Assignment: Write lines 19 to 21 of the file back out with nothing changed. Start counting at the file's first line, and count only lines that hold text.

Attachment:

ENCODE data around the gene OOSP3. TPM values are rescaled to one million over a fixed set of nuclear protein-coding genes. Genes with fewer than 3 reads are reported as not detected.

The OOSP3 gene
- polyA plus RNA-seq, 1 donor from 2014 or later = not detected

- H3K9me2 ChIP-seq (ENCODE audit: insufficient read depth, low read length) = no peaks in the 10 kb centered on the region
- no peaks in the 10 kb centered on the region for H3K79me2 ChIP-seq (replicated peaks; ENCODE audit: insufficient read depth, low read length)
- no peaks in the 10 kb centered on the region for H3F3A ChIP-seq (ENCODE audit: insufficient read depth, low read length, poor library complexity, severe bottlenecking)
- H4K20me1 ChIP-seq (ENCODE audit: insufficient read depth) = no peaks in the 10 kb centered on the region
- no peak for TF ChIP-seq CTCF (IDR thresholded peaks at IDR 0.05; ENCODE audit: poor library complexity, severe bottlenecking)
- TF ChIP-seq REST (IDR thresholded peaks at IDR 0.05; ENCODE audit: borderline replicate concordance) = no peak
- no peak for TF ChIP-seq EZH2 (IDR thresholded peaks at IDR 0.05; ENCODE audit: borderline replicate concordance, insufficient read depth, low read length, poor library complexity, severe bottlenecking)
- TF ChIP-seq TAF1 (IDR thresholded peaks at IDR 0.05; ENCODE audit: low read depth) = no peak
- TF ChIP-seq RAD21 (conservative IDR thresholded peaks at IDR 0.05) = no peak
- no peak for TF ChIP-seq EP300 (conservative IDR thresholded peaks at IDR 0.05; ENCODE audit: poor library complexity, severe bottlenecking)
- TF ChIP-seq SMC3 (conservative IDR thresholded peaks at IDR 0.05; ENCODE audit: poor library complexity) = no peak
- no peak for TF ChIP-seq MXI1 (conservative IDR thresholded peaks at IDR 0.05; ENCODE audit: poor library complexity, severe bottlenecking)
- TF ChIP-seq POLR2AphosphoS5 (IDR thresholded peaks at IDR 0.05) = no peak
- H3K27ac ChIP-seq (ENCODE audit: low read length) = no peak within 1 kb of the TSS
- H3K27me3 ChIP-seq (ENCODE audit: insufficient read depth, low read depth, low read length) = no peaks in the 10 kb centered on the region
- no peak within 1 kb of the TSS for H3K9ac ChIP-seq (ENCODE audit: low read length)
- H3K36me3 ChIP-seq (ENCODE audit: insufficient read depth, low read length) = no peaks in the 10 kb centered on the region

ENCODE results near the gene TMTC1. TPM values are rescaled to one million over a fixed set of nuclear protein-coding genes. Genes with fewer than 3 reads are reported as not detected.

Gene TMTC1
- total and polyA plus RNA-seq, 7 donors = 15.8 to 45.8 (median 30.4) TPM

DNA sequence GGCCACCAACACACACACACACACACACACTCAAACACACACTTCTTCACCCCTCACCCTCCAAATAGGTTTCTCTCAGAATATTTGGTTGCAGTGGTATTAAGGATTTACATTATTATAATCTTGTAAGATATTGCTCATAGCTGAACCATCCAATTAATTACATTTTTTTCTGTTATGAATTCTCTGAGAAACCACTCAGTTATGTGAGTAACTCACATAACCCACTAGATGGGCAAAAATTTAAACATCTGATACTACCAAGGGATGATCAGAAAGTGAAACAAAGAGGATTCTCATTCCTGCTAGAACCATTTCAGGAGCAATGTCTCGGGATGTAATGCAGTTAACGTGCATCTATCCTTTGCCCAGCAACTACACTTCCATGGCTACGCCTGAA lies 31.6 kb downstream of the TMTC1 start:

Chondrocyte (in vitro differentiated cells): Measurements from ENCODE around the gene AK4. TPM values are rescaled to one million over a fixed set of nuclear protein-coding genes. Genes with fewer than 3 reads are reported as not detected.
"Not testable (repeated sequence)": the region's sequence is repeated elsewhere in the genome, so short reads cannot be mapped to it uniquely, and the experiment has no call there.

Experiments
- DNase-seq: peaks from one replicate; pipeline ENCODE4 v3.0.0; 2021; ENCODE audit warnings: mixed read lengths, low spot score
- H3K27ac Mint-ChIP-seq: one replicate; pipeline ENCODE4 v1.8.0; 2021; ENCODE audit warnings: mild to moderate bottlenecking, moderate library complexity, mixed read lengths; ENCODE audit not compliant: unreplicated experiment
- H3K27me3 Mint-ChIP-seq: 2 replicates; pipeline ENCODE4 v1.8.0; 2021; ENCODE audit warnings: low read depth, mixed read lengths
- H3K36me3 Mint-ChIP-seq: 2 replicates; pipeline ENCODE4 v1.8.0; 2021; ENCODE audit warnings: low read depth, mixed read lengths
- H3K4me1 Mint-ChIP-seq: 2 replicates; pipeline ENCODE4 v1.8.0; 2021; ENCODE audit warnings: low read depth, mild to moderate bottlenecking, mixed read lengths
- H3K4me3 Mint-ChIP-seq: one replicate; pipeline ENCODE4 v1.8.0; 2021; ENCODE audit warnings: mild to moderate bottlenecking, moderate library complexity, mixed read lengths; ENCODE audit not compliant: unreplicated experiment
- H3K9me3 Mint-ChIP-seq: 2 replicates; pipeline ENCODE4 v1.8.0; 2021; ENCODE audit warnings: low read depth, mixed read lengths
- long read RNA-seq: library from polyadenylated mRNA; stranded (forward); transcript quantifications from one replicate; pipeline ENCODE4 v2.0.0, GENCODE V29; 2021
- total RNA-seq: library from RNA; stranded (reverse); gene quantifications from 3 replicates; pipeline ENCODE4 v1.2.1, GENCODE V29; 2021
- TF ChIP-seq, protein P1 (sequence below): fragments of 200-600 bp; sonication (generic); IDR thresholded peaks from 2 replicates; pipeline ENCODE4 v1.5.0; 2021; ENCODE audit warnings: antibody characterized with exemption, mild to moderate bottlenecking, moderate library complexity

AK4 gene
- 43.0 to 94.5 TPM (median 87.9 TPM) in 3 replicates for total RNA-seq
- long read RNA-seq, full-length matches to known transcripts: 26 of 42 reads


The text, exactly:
- no peak within 1 kb of the TSS for H3K9ac ChIP-seq (ENCODE audit: low read length)
- H3K36me3 ChIP-seq (ENCODE audit: insufficient read depth, low read length) = no peaks in the 10 kb centered on the region

ENCODE results near the gene TMTC1. TPM values are rescaled to one million over a fixed set of nuclear protein-coding genes. Genes with fewer than 3 reads are reported as not detected.